We hope you're not planning a divorce but if you are, you may want to give a little consideration to where you should file.  There are 50 states, after all, and the laws are different in each one.  

If both you and your spouse are longtime residents of the same state and likely to remain so, it's probably easiest to file in that state.  But there are other considerations, including alimony.

Some states are much more likely to award stiff alimony -- or maintenance -- payments than others.  The divorce information site Splitstown surveyed the laws in all 50 states and identified Colorado and Massachusetts as the states most likely to impose crushing alimony payments.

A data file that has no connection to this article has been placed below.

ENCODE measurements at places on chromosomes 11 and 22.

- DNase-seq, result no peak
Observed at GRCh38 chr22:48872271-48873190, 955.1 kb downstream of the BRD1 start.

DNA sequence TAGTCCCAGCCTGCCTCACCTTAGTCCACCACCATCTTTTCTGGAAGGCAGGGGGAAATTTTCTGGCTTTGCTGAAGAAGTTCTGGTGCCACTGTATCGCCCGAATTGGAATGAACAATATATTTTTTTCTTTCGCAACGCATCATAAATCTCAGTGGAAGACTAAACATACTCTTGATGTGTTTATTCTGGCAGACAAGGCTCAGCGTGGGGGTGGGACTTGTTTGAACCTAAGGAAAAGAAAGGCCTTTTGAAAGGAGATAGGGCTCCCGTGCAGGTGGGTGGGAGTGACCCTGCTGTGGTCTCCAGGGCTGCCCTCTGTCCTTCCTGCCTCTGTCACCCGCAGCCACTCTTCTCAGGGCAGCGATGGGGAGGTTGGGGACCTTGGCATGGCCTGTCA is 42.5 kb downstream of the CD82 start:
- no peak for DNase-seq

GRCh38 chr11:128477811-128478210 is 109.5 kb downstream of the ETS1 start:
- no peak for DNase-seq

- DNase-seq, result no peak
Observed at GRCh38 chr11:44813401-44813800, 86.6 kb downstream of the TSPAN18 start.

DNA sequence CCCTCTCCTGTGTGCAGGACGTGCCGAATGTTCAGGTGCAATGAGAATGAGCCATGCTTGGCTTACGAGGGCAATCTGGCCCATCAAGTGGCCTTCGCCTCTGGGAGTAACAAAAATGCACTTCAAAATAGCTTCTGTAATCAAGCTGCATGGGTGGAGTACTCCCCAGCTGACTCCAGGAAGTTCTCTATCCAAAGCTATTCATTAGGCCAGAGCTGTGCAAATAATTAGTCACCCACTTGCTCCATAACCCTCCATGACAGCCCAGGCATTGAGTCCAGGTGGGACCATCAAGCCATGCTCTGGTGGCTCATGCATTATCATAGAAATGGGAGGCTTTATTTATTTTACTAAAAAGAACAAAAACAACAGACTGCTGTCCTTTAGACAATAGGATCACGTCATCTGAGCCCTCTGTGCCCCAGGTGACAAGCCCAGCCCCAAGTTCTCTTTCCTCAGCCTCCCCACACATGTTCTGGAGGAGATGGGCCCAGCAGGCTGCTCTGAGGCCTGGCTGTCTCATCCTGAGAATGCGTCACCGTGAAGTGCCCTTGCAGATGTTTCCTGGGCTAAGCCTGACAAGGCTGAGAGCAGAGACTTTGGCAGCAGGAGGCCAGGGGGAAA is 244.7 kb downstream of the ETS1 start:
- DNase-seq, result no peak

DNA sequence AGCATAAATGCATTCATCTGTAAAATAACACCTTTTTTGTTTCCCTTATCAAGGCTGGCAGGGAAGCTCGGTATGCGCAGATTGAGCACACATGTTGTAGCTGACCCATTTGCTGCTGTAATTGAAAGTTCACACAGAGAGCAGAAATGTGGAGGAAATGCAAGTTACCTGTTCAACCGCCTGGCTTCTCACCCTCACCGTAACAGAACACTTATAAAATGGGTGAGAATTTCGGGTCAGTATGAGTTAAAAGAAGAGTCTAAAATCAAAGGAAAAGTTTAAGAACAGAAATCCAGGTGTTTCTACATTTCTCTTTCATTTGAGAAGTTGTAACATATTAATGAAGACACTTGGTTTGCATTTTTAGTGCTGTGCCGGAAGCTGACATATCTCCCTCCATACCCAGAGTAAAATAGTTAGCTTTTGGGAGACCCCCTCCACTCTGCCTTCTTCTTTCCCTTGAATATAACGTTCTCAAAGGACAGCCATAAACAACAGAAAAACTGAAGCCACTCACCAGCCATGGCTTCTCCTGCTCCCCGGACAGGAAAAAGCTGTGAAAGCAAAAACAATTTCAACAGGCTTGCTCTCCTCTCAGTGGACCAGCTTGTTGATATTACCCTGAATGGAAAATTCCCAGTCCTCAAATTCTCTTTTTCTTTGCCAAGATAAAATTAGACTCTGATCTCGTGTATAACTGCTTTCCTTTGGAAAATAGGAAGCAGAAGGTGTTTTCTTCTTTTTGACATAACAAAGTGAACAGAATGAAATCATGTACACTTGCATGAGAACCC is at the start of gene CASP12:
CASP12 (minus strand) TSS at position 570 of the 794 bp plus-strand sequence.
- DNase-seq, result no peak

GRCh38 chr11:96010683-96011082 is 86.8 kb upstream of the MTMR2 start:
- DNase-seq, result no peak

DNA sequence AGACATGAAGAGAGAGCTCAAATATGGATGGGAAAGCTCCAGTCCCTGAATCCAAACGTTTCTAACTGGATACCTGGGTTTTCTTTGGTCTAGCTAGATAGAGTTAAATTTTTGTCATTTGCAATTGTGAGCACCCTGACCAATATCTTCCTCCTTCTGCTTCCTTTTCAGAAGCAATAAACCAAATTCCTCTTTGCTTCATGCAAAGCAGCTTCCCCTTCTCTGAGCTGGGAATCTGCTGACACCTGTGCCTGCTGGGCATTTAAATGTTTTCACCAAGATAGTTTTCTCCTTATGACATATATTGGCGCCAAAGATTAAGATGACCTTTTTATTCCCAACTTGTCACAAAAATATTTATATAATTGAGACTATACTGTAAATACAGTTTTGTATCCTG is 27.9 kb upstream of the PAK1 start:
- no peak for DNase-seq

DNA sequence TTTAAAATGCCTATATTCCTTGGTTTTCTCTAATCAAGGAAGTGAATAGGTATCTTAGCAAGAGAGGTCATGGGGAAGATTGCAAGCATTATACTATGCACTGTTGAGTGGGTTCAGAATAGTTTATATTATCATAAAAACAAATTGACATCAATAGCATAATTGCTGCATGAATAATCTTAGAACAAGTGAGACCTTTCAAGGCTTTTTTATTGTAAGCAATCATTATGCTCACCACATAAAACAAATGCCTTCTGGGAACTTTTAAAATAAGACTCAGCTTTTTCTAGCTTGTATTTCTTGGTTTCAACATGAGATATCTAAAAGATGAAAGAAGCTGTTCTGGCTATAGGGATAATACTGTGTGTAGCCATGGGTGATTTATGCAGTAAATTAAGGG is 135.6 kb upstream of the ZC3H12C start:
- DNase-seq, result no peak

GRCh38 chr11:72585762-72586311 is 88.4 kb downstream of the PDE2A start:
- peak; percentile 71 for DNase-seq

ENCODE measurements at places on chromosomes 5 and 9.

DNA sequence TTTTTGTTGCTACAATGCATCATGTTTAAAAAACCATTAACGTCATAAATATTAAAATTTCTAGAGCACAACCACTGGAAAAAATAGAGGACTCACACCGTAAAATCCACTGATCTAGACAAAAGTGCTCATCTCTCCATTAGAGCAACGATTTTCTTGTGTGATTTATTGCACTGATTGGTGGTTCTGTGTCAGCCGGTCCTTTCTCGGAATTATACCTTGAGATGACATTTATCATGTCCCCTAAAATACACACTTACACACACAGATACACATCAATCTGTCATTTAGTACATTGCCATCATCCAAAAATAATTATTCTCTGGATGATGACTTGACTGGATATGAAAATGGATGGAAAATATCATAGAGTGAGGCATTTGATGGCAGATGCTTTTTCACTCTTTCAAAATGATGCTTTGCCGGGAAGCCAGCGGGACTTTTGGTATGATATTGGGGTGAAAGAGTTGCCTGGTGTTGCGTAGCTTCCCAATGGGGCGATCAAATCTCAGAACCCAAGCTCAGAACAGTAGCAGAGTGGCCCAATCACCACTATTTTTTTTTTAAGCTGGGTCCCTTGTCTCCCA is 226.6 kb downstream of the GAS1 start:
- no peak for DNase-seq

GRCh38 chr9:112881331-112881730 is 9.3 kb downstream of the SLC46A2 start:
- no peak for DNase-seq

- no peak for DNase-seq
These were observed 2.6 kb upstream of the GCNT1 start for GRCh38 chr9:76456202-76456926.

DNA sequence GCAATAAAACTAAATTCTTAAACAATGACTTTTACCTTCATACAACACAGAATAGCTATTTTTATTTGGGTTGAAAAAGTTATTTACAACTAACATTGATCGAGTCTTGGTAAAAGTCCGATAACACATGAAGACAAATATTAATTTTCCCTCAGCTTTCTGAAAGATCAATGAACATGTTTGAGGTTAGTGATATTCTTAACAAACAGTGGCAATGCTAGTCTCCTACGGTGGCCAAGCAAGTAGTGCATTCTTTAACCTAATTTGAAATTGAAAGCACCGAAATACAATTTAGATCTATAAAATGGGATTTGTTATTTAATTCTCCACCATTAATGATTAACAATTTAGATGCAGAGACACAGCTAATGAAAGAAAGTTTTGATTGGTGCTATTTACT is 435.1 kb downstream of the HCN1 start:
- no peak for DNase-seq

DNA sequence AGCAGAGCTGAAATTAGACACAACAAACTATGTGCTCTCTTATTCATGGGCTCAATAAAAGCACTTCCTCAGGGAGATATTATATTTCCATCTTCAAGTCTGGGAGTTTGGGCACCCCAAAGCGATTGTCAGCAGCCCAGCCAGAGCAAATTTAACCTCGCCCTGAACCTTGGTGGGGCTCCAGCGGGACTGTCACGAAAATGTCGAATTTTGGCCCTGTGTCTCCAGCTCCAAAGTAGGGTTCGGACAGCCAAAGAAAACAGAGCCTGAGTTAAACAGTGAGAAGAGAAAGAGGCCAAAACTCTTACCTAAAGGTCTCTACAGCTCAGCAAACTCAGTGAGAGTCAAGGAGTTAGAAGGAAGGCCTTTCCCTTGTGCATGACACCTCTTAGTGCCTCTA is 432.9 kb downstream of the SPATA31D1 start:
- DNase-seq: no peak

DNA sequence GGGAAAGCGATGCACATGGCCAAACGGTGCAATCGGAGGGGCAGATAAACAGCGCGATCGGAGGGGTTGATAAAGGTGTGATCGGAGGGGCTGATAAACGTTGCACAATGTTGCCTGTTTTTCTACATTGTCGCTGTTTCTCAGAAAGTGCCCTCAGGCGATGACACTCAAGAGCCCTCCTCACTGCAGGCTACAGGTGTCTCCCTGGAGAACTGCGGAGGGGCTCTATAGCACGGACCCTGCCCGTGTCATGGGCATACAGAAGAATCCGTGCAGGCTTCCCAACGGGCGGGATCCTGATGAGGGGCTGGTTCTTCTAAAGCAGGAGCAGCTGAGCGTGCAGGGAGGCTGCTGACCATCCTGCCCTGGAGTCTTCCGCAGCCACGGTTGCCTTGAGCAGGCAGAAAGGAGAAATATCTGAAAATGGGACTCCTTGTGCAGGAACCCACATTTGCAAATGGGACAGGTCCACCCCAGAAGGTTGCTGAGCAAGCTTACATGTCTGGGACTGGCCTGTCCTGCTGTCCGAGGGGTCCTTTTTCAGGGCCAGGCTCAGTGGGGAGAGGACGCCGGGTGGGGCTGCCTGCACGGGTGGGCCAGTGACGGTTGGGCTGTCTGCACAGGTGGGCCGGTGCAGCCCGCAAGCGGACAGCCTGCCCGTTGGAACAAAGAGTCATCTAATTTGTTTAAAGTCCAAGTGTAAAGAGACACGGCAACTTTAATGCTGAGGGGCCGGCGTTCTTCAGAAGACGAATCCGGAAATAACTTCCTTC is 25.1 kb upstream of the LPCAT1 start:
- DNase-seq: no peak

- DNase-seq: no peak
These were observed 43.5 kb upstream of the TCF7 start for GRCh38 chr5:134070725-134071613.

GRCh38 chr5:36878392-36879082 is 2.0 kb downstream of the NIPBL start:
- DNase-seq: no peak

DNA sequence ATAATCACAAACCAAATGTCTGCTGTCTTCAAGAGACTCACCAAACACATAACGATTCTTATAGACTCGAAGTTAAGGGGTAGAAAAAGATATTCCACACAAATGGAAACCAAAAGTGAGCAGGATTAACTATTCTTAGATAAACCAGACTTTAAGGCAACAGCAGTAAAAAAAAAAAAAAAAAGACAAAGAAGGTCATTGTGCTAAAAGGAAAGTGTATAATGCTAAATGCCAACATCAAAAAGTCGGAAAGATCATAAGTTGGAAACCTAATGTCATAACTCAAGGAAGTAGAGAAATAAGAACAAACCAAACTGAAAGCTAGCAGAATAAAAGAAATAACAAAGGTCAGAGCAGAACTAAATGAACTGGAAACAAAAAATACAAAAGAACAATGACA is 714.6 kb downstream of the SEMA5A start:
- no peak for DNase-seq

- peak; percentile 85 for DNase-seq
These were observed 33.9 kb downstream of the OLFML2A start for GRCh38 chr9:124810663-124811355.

Colorado awards large maintenance payments regardless of how long a couple has been married.  And Masschusetts has an alimony law that is generally regarded as antiquated and hopelessly vague, Splitstown's Jon Hood reported.


Then there's the question of residency.  If, after reviewing your state's laws you decide that it will take too long or cost too much to file for divorce there, you may want to go somewhere else.  But where?

There's no such thing as a quickie divorce anymore, unless you're willing to go to the Dominican Republic or Haiti, but Nevada and Idaho have the shortest residence requirement -- a mere six weeks.

The most restrictive residency requirements are in the East -- New York, New Jersey, New Hampshire, Maryland, Rhode Island and South Carolina.  They all require that at least one spouse be a resident of the state for a full year before filing for divorce.


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